Blowing the whistle on Fraud.
We recently collaborated with the wonderful team at Our Community and developed an article for their November newsletter. We have included an excerpt below and encourage you to read the full newsletter and subscribe here!
Our Community is Australia’s Centre for Excellence for the nation’s 600,000 not-for-profits & schools, providing advice, tools, resources and training.
It seems like every week that we hear media reports of inappropriate or illegal behaviour, misconduct or fraud at an organisation.
In the weeks, months or even years that follow, we watch as the consequences of these allegations play out in the public eye. Allegations of credit card misuse at the Shire of York in Western Australia’s wheatbelt, fraud among Queensland sporting groups and by a school principal – they’re just a few examples.
Mitigating commercial and reputational risk is essential to any organisation’s health – essential when it comes to attracting funding, employees and customers, and protecting the board. One way in which not-for-profits can take a proactive approach is by implementing a whistleblowing program. Typically, a whistleblowing program aims to cultivate a “speak up” culture within an organisation, and removes barriers that might otherwise deter employees from reporting inappropriate conduct, which can occur at any level, from the longest-serving board member to the newest staff volunteer.
The power of allowing employees multiple ways to “speak up” – including anonymously – has been reviewed by various local and international studies. A 2014 study by the accounting network BDO Australia found that 35% of frauds in the not for-profit sector were uncovered as a result of tip-offs, which makes tip offs among the most effective means of fraud detection. It’s important, then, for an organisation to have a formal mechanism in place to channel tip-offs – in other words, a whistleblowing program.
A whistleblowing program is a serious commitment. Its planning, development and maintenance requires a sensitive approach to policy development and internal promotion. It requires support from all levels of the organisation, particularly the upper echelons. This is important: the BDO study found that 30% of the largest fraud incidents involved collusion, and of these, 31% involved a board member.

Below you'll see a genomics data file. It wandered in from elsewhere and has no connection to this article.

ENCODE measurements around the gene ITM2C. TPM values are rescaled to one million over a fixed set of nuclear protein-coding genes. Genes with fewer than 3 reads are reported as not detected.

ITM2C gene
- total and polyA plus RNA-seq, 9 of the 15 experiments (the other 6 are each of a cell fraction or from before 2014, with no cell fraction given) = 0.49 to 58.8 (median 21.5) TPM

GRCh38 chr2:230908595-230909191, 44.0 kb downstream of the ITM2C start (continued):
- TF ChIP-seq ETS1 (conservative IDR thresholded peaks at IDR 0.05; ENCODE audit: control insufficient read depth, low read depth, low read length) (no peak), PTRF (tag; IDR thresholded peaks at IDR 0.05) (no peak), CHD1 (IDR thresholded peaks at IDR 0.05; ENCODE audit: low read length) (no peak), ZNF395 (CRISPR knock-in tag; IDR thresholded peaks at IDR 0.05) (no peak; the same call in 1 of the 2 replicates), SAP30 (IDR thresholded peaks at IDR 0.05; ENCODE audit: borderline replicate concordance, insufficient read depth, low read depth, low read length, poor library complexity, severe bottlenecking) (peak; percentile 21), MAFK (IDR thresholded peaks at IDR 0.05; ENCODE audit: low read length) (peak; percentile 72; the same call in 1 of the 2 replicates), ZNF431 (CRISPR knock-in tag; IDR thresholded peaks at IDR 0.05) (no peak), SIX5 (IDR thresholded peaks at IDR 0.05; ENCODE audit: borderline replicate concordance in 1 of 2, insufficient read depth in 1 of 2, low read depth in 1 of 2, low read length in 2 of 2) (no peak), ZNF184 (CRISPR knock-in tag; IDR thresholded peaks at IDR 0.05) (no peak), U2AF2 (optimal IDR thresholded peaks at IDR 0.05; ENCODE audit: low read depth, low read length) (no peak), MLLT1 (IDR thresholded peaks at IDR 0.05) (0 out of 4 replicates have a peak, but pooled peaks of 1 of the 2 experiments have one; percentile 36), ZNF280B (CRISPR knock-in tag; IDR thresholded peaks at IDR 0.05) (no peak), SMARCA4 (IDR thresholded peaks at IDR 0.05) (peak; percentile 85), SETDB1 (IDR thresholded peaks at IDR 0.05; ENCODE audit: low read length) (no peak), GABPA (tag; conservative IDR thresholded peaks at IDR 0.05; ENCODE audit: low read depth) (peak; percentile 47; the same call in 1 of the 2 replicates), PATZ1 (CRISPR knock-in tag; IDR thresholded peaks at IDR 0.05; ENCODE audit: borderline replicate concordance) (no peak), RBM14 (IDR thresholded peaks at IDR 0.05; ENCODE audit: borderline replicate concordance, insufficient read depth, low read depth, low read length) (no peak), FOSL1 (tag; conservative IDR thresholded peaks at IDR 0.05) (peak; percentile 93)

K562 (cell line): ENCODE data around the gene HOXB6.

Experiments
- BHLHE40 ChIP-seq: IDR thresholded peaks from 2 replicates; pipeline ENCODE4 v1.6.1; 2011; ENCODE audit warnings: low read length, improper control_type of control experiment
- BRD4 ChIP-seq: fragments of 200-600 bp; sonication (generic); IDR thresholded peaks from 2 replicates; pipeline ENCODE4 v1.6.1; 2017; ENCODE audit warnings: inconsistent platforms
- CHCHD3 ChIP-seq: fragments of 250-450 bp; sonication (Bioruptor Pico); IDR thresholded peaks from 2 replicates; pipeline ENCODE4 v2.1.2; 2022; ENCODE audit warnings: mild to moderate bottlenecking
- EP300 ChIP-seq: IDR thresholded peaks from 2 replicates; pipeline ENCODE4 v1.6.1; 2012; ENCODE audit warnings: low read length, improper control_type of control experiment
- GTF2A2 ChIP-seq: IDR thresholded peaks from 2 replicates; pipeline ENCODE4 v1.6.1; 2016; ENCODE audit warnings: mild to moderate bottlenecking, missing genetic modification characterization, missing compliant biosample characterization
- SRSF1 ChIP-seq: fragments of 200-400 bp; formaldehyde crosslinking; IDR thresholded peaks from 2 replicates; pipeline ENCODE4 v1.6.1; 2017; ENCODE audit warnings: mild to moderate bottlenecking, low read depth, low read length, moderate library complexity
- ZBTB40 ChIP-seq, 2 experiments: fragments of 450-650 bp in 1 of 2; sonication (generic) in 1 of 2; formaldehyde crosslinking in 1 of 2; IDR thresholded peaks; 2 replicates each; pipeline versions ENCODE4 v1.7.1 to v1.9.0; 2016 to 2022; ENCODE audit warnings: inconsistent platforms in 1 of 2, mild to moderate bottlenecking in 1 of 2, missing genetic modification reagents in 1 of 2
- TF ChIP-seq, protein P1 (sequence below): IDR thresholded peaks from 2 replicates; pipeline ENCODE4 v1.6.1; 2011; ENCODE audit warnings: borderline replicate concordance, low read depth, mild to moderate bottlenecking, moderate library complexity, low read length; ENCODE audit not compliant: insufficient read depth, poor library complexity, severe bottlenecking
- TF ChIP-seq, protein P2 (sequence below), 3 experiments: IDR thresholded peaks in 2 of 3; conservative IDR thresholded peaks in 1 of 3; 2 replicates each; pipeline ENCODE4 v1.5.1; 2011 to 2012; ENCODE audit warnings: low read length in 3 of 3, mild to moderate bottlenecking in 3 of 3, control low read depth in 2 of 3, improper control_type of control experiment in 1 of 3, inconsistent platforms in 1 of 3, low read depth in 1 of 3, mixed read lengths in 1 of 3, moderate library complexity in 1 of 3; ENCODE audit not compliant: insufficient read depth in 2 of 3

An effective whistleblowing program:
- provides multiple avenues for reporting wrongdoing
- offers whistleblowers support and protection
- guarantees anonymity
- guarantees confidentiality of reported information.
Internal and external reporting pathways are not mutually exclusive.
Organisations should always encourage employees to use internal means as their first option to report wrongdoing. But when employees feel unsafe, do not feel confident, or fear reprisals, it is crucial that they can report externally. This accords with best governance practice and Australian Standard AS 8004_2003.
Making multiple reporting pathways available:
- increases the likelihood that wrongdoing will be reported
- reduces delays in reporting wrongdoing
- allows timely assessment, investigation and action
- facilitates anonymous reporting, communication and protection
- allows individuals to report alleged wrongdoing at any level of the organisation.
The corollary, of course, is that organisations must take appropriate and timely action in response to reports to build integrity and trust.
How committed is your organisation to encouraging the reporting of wrongdoing? Do you provide both internal and external reporting mechanisms that offer whistleblowers anonymity, protection, confidentiality and the promise of follow-up action?